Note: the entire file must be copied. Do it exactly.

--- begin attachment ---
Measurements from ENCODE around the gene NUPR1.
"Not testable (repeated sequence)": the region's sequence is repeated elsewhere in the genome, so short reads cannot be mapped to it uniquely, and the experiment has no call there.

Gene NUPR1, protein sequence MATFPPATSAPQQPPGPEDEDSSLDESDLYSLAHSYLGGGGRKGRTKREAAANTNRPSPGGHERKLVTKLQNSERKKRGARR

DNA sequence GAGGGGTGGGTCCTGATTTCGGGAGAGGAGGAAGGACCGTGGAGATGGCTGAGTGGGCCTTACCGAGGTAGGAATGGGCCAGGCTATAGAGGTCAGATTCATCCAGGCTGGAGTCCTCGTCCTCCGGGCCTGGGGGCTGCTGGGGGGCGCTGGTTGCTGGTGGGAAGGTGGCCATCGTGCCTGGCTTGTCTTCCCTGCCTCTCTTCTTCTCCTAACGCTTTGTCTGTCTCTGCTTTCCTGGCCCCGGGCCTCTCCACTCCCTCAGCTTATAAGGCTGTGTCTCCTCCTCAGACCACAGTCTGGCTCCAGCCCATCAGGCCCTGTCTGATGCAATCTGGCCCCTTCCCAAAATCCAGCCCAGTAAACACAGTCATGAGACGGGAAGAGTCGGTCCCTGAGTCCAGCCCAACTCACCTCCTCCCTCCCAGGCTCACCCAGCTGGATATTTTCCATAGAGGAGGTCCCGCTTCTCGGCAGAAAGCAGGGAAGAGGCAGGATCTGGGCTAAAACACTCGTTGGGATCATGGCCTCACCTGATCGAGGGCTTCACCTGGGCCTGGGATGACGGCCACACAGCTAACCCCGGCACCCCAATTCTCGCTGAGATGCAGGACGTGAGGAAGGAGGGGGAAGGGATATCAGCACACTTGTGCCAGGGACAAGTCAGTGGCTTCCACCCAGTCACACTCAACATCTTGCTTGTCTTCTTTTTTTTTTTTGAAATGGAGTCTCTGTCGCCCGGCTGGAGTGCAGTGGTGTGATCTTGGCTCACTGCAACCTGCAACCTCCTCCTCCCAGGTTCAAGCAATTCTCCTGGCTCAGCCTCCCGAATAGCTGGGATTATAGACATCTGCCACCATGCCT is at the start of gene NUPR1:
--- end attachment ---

Measurements from ENCODE around the gene NUPR1.
"Not testable (repeated sequence)": the region's sequence is repeated elsewhere in the genome, so short reads cannot be mapped to it uniquely, and the experiment has no call there.

Gene NUPR1, protein sequence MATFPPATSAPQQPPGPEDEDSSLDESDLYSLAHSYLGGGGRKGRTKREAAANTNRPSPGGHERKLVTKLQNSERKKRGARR

DNA sequence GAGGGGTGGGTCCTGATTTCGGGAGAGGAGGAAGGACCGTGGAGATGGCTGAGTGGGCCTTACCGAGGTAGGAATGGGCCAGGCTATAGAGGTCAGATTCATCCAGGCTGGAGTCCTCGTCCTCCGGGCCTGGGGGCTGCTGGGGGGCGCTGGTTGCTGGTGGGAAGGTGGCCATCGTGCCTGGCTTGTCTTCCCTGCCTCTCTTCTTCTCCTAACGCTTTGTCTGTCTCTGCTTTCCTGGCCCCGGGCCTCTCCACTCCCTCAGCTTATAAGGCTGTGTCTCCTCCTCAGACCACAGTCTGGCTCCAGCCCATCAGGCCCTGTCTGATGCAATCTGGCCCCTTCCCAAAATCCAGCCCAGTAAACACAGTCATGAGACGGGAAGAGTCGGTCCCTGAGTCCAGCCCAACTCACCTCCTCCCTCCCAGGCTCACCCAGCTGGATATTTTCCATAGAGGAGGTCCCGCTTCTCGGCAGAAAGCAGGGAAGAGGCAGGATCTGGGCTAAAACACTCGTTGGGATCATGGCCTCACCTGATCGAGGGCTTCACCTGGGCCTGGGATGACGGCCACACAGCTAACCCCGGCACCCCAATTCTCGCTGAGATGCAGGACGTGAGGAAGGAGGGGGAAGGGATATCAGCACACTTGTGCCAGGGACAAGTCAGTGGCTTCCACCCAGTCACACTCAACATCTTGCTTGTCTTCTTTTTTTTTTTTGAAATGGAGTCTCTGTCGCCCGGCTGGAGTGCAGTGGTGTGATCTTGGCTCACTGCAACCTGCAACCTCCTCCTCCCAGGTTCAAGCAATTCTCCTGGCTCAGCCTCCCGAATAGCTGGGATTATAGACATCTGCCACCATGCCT is at the start of gene NUPR1: